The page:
CSE 505 Lecture Notes: Notes on Object-Oriented Design

These notes are based on the paper "Using Types and Inheritance in Object-Oriented Languages" by Daniel Halbert and Patrick O'Brien.

The notes are based on early experience using Trellis/Owl, a statically-typed object-oriented language developed at DEC. In this paper we equate "type" and "class" (in contrast to later work that we will examine).

In Smalltalk we say that a class obeys a certain message protocol. This is informal and descriptive in Smalltalk, but is formalized in Trellis/Owl's type system.

The object-oriented paradigm encourages programmers to concentrate on the objects being manipulated rather than the code that does the manipulation. Example: in Scheme there is a single "write" procedure that must work on all kinds of data. In Smalltalk each kind of object understands the "printOn:" message. It is sometimes appropriate to make objects that represent processes, as well as program objects representing objects in the system being modelled. Example: should we make airplane objects that understand a "fly" message? Or should we make flights into objects?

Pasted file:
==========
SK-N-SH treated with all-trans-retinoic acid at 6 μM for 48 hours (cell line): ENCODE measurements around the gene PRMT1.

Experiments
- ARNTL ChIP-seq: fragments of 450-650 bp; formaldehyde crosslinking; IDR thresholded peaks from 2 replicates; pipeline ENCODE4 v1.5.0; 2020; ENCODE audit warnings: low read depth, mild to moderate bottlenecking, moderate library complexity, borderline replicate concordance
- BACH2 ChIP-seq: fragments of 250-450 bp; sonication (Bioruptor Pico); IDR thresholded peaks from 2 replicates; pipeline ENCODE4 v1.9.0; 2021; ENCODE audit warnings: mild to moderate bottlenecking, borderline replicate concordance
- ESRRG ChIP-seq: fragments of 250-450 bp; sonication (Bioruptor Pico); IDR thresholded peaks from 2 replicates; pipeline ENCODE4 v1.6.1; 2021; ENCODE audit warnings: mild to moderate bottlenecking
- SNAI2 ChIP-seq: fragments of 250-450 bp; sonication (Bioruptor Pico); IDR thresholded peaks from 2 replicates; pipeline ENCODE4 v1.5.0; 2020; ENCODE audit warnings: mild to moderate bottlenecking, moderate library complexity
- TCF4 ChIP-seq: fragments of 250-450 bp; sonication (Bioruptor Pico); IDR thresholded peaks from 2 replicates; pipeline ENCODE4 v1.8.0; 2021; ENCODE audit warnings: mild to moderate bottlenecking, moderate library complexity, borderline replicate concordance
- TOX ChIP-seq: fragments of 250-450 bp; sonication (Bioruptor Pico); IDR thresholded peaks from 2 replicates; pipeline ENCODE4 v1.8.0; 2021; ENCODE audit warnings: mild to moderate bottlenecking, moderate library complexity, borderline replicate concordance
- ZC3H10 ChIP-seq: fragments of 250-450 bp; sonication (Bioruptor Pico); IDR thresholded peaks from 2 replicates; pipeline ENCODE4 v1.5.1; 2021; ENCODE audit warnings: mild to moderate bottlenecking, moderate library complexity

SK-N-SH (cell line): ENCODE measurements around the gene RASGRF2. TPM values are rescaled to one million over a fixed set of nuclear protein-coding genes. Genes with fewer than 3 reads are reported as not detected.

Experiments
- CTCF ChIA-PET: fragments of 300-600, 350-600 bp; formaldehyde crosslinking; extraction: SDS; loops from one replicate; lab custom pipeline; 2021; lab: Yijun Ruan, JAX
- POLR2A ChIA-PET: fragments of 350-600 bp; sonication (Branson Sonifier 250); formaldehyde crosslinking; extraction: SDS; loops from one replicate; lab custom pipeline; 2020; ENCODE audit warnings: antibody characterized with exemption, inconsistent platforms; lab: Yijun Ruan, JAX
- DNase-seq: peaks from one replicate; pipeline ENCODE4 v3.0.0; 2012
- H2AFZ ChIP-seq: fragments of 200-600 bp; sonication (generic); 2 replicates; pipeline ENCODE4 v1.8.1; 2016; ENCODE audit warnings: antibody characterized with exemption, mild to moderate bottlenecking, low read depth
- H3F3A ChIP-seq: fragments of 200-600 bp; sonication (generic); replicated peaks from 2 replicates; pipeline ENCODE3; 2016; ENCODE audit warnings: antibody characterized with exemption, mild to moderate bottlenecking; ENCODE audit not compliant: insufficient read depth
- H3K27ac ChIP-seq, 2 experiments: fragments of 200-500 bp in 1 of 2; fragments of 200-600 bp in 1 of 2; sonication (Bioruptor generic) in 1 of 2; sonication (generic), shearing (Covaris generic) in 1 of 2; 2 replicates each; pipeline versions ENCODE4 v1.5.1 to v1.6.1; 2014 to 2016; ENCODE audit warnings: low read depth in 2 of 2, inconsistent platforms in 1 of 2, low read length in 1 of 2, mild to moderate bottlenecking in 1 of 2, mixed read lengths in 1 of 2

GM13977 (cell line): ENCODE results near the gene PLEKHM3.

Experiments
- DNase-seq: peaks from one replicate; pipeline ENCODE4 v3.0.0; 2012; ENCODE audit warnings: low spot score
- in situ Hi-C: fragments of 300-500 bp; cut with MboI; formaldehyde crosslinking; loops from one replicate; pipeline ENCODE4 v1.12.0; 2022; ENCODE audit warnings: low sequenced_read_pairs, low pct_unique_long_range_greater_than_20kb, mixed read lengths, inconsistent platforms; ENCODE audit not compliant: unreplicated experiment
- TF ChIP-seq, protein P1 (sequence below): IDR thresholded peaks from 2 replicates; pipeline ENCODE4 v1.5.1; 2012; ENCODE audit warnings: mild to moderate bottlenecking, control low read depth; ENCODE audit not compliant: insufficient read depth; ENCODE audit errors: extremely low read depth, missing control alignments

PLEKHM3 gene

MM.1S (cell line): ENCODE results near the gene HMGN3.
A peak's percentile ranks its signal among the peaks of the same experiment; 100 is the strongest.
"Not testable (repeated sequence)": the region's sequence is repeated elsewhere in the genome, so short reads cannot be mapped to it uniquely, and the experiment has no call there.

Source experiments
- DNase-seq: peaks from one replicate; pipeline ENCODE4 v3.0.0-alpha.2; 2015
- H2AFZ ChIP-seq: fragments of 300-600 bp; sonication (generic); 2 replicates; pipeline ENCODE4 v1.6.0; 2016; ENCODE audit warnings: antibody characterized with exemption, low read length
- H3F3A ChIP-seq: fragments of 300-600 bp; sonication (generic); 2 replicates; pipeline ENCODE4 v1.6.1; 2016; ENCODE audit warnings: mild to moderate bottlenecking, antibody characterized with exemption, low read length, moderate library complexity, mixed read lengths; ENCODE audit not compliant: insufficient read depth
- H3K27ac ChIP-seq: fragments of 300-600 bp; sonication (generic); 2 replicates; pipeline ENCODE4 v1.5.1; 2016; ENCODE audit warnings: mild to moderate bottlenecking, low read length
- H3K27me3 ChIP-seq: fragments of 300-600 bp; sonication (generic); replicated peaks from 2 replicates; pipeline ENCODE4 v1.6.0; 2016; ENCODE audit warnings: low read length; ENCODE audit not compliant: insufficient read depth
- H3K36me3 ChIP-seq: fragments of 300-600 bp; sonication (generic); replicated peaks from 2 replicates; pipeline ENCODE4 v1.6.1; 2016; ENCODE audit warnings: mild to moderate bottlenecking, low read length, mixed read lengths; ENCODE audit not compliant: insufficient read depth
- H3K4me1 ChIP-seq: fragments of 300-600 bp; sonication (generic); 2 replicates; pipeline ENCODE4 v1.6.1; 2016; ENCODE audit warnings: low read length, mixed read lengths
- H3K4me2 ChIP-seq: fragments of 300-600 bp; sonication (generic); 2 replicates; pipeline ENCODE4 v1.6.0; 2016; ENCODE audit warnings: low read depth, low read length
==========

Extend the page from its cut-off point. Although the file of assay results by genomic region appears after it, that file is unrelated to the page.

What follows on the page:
Another example: lexical scanner. Should we implement the scanner as an operation on Strings, or make a separate Scanner object?

Aphorism: use objects to model entities in the application domain -- however, generally we will also need to introduce other objects that help us code the application.

Uses of subtyping:

Nonstandard uses of subtyping: Inspector example -- actually somewhat like what Smalltalk does. All objects understand the inspect message -- but the details of the inspector window etc are all in an inspector object. There are also specialized inspectors for dictionary, MVC triads, etc.